Legislation that allows for the setting of legally enforceable pay and conditions for thousands of workers has been ruled unconstitutional by the High Court.
That is a blow to many lower-paid workers, who will no longer benefit from enhanced pay rates and conditions secured through negotiation between employers and unions and enforced by legally binding sectoral employment orders (SEOs).
It is also an embarrassment to the Government, as the 2015 law was enacted to address flaws in the 1946 Industrial Relations Act, which, in 2013, was deemed unconstitutional.
People Before Profit TD Brid Smith described the ruling as a “declaration of war on any protections for workers” and an attack on the right of the Dáil to legislate to protect or enhance workers’ rights and pay.
But that ignores the fact that in his ruling, Mr Justice Garrett Simons found failings by both the Labour Court and the minister for business, enterprise, and innovation in the operation of SEOs.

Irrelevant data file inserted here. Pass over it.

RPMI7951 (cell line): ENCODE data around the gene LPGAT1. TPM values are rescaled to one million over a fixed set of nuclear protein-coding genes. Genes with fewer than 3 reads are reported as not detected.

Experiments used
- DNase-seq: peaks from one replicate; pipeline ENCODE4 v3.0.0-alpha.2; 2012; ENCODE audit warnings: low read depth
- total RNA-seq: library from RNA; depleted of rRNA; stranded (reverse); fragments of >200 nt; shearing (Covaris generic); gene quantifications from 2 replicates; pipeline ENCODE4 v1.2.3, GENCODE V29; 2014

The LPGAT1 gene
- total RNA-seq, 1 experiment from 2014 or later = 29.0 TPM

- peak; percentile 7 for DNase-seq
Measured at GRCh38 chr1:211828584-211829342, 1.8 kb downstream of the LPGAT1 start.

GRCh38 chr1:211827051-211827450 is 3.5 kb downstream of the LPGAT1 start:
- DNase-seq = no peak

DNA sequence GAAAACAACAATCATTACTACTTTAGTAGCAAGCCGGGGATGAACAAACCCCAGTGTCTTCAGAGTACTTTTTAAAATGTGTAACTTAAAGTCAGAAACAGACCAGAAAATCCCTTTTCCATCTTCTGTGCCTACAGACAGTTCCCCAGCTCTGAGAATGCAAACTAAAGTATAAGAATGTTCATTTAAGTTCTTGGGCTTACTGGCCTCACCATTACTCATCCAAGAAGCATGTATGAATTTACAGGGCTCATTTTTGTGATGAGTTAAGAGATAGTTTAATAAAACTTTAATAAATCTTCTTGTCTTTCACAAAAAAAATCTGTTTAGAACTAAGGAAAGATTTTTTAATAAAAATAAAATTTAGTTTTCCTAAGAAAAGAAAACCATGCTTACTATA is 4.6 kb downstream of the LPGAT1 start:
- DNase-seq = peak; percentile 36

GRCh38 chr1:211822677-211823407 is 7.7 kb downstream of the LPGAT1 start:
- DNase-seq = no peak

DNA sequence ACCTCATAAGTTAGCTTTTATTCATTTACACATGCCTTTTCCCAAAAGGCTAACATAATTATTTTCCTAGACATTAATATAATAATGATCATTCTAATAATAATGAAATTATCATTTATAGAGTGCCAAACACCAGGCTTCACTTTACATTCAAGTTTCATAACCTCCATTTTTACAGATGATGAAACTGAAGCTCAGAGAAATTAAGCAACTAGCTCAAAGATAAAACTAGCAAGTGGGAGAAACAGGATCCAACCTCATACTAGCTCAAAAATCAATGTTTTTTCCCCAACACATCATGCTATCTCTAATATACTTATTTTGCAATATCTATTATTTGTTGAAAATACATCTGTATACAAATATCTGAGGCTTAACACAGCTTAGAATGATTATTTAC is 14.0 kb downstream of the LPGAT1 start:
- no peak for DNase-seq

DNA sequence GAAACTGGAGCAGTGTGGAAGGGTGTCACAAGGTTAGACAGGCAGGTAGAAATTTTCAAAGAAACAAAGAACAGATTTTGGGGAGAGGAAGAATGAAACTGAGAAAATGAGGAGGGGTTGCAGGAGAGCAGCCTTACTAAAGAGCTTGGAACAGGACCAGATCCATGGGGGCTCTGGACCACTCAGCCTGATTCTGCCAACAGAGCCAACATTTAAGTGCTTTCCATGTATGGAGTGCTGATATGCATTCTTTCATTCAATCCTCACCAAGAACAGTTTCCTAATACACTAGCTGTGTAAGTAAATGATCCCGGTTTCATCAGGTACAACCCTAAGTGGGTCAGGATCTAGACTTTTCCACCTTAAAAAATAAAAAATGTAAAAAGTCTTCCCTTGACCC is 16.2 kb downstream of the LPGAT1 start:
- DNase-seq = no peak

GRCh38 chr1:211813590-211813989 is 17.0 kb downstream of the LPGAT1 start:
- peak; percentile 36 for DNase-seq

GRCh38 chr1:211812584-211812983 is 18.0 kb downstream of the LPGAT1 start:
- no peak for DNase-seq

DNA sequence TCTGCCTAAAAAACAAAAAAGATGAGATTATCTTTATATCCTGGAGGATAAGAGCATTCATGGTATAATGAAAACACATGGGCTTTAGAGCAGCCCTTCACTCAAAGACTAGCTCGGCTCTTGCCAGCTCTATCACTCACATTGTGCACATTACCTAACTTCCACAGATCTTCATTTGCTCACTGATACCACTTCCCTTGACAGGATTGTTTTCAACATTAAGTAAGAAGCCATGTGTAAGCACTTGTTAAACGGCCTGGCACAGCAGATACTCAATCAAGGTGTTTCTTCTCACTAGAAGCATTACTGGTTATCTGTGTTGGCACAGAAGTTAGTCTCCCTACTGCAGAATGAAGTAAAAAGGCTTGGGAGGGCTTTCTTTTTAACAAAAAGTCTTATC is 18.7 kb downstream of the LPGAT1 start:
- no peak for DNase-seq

It is also unfortunate that Ms Smith chose to launch so personal an attack on Judge Simons, suggesting that he had decided that competition was more important than a worker’s right to a decent wage.
The fact remains that even well-intentioned legislation may be found to breach the Constitution. It is now up to the incoming government to ensure that more robust legislation on workers’ rights is put in place.